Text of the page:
On getting everything approved…
It probably takes as long to get everything else set up as it does to get all the artwork in. I will typically start working on the tracks approved in the summer, but first I’ll get the partnerships in place, because we can’t really approach the musicians until we know the venue. Then we reach out to musicians. Every year it’s hard – it’s never easy, even now that we’re five years in. It’s not always straightforward. A band fell through at the last minute this year and we had 24 hours to find the seventh artist. I emailed Yoko Ono’s team and just said, “Please can we use Imagine? I have 24 hours to approve this.” And it happened. That’s almost unheard of – it doesn’t really work like that usually.
Non-Format: Secret 7" 2015
Antony Gormley: Secret 7" 2015
On how the cover artwork has changed over the years…
Each year is a little bit different and it all depends on the tracks. For example, last year with the Rolling Stones and Dead Flowers there were a lot of literal interpretations. Or you fall on themes, like with John Lennon this year, there have been a few of his glasses. There can be a lot of recurring themes that even go across the different tracks
In the first couple of years we only sent packs out to people we invited, but now that we’re making more packs and giving them out, we get more 3D or tactile sleeves. I think every year people come to the show and they see sleeves made from glass and felt and all sorts of materials, and they want to do one like that. That side of it is definitely growing.
On curating the show…
Everything is mixed in together really. I plan it all out on InDesign, which makes the install much quicker. The physical sleeves come in and I shoot them, and lay everything out, mostly by colours or what works well together. You don’t want too many themes bunched together, and I like to keep the more unusual ones spread throughout. We don’t have time to think about it too much, though.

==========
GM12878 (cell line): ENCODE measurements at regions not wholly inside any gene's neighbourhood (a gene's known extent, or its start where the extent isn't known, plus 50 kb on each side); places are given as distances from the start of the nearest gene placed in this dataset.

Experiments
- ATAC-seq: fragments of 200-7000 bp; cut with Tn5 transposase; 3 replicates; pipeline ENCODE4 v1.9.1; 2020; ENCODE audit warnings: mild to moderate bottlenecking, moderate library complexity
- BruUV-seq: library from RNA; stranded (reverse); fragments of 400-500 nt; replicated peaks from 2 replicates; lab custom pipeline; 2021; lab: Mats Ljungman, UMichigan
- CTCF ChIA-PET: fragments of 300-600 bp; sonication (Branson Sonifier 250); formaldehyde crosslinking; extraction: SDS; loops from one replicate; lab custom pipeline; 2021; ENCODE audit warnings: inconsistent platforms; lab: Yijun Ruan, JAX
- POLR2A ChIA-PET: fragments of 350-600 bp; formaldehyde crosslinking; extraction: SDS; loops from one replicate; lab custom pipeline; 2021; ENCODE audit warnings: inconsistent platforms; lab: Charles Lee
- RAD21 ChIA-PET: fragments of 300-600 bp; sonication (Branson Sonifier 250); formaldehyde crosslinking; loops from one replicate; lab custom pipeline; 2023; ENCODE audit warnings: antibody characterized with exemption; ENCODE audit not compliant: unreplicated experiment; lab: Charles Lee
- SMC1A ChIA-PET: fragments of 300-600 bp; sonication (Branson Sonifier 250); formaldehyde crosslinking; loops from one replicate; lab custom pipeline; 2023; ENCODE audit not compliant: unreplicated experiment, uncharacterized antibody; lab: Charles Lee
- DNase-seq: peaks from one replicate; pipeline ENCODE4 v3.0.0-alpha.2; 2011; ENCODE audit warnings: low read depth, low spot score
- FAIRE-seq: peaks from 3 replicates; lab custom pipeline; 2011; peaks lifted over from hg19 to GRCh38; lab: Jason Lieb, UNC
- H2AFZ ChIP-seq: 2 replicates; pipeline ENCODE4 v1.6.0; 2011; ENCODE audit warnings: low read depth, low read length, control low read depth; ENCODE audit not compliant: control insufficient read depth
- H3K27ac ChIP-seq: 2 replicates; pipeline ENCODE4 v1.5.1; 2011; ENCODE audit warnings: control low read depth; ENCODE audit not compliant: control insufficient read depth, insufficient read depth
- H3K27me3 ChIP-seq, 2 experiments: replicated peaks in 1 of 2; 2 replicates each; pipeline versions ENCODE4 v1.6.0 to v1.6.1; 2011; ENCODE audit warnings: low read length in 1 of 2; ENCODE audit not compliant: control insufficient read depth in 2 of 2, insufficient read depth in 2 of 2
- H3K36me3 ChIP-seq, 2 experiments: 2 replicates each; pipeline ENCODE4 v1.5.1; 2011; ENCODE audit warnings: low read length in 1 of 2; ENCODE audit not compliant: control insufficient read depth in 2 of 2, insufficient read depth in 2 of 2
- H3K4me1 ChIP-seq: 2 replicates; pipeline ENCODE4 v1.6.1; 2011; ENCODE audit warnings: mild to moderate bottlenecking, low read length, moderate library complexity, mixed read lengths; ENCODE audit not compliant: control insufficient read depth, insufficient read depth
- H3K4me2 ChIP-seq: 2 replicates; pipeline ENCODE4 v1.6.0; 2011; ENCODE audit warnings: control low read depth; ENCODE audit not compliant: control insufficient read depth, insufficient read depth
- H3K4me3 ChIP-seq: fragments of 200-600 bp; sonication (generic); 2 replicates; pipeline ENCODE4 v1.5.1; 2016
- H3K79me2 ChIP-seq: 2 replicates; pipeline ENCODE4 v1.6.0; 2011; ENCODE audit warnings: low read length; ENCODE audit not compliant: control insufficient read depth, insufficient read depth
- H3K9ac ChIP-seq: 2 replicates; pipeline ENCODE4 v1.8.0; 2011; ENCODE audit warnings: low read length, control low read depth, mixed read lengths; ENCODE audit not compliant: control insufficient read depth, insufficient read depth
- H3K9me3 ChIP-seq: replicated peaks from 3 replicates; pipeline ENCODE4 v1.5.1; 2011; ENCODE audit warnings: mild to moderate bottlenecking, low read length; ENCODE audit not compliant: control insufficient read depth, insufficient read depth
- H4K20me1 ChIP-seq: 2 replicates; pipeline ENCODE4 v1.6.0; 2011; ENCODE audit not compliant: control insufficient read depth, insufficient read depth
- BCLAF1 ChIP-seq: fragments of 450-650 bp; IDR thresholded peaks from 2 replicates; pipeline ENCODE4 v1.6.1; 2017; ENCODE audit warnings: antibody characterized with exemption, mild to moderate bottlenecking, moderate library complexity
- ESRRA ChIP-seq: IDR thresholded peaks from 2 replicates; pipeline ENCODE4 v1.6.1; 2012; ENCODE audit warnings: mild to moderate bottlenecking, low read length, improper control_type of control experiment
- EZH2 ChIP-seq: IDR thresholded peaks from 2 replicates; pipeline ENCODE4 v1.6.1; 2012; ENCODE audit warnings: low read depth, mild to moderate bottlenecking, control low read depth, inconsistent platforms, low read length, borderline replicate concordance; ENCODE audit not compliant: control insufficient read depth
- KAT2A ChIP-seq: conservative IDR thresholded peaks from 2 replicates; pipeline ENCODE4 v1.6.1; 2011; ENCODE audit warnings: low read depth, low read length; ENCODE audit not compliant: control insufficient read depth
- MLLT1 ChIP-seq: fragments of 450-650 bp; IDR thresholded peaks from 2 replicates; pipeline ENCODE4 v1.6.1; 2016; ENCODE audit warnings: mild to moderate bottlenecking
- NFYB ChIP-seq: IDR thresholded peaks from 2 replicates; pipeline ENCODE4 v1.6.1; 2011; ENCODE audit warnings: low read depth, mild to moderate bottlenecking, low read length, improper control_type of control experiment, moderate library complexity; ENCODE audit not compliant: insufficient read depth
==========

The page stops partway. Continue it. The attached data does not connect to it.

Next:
On supporting material and special projects…
The programme we made for the first time last year when we extended the show’s run from two days to a month. Last year was a big move for us, moving to Somerset House with a month-long show and 22,000 people. I guess we thought the programme was a nice addition. This year we’ve expanded it so it’s not as matter-of-fact, and introduced articles. There’s one with Thierry Noir in there, and Cheryl Dunn, George Hardie, an interview with Monotype.
Similar to the programme is the events we do. We hosted four talks and a film screening last year. This year we’ve done three sleeve-making workshops: painting, letterpress, and collage. This year we’ve also got this Max Richter sleepover happening.
Secret 7" 2016
On Secret 7” moving forward…
There are some things that are quite finely balanced. The fact that we sell the sleeves restricts us from touring the show. We considered running Secret 7” in two places but that would be a lot of work. A lot of people show interest in supporting with us, but I don’t think people always understand the level of time, effort and investment it needs in order to make it happen. It kind of takes over. We’ve had thoughts about how to make it smaller and more manageable, like working with one musician at a time, but really, all our efforts have just been put into improving the project as it is. When you consider where it started and where it is now, I’m proud. I think people would hate it if we stopped.